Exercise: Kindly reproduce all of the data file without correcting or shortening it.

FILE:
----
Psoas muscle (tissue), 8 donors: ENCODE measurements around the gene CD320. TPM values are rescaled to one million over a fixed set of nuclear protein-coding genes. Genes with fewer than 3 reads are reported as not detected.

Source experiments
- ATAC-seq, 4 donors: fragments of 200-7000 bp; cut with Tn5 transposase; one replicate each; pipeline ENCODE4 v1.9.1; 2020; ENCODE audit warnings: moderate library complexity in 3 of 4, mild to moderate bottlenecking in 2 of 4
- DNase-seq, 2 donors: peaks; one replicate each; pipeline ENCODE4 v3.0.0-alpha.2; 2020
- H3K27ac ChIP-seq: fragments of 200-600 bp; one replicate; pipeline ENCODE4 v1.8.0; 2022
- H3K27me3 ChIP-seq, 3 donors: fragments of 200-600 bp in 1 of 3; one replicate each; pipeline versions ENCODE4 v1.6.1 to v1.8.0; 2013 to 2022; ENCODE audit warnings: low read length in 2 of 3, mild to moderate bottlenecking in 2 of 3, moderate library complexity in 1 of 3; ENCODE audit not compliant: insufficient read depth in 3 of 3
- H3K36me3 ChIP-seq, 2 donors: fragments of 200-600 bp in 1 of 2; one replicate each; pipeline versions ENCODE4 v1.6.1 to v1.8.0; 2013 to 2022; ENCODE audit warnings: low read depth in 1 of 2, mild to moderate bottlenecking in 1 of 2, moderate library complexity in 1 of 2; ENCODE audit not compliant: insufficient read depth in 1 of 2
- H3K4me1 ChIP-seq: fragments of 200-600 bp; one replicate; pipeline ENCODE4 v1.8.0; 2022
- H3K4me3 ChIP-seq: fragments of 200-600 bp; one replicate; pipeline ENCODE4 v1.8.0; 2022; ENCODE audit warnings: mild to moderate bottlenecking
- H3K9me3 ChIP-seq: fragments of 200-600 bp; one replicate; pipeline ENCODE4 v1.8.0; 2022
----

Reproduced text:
Psoas muscle (tissue), 8 donors: ENCODE measurements around the gene CD320. TPM values are rescaled to one million over a fixed set of nuclear protein-coding genes. Genes with fewer than 3 reads are reported as not detected.

Source experiments
- ATAC-seq, 4 donors: fragments of 200-7000 bp; cut with Tn5 transposase; one replicate each; pipeline ENCODE4 v1.9.1; 2020; ENCODE audit warnings: moderate library complexity in 3 of 4, mild to moderate bottlenecking in 2 of 4
- DNase-seq, 2 donors: peaks; one replicate each; pipeline ENCODE4 v3.0.0-alpha.2; 2020
- H3K27ac ChIP-seq: fragments of 200-600 bp; one replicate; pipeline ENCODE4 v1.8.0; 2022
- H3K27me3 ChIP-seq, 3 donors: fragments of 200-600 bp in 1 of 3; one replicate each; pipeline versions ENCODE4 v1.6.1 to v1.8.0; 2013 to 2022; ENCODE audit warnings: low read length in 2 of 3, mild to moderate bottlenecking in 2 of 3, moderate library complexity in 1 of 3; ENCODE audit not compliant: insufficient read depth in 3 of 3
- H3K36me3 ChIP-seq, 2 donors: fragments of 200-600 bp in 1 of 2; one replicate each; pipeline versions ENCODE4 v1.6.1 to v1.8.0; 2013 to 2022; ENCODE audit warnings: low read depth in 1 of 2, mild to moderate bottlenecking in 1 of 2, moderate library complexity in 1 of 2; ENCODE audit not compliant: insufficient read depth in 1 of 2
- H3K4me1 ChIP-seq: fragments of 200-600 bp; one replicate; pipeline ENCODE4 v1.8.0; 2022
- H3K4me3 ChIP-seq: fragments of 200-600 bp; one replicate; pipeline ENCODE4 v1.8.0; 2022; ENCODE audit warnings: mild to moderate bottlenecking
- H3K9me3 ChIP-seq: fragments of 200-600 bp; one replicate; pipeline ENCODE4 v1.8.0; 2022